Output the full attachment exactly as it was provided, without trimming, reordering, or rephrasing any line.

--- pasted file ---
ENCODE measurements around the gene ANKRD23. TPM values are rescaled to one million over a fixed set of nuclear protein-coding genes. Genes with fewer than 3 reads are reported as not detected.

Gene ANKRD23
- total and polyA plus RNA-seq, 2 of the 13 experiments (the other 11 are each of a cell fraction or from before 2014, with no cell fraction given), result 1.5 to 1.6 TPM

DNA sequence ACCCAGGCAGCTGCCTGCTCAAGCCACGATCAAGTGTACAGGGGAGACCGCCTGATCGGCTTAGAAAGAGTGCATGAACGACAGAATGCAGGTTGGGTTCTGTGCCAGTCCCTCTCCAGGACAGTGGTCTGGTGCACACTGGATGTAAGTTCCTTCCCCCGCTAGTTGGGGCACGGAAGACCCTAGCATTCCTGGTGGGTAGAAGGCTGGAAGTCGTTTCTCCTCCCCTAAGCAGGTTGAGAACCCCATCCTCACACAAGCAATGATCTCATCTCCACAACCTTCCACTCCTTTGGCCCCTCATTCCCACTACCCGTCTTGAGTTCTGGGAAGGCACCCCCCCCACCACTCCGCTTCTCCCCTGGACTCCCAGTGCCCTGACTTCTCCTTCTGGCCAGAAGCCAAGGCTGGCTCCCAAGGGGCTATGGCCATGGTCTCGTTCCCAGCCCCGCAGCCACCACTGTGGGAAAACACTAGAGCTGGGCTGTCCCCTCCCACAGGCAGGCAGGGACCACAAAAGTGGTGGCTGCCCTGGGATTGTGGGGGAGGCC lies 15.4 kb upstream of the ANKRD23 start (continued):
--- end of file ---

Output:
ENCODE measurements around the gene ANKRD23. TPM values are rescaled to one million over a fixed set of nuclear protein-coding genes. Genes with fewer than 3 reads are reported as not detected.

Gene ANKRD23
- total and polyA plus RNA-seq, 2 of the 13 experiments (the other 11 are each of a cell fraction or from before 2014, with no cell fraction given), result 1.5 to 1.6 TPM

DNA sequence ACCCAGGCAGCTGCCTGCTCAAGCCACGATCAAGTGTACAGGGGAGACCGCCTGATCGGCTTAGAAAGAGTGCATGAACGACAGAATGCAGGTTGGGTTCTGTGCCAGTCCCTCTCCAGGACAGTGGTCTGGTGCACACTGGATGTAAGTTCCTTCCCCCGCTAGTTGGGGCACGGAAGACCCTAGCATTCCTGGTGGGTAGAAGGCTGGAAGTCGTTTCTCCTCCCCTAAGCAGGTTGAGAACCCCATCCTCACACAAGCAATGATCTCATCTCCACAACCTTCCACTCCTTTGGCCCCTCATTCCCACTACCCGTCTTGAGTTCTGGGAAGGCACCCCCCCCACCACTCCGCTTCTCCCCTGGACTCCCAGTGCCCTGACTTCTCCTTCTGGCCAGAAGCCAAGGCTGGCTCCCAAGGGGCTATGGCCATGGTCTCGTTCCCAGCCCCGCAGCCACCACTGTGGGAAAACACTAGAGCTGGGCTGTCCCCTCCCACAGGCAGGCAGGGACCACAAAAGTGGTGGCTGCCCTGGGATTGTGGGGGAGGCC lies 15.4 kb upstream of the ANKRD23 start (continued):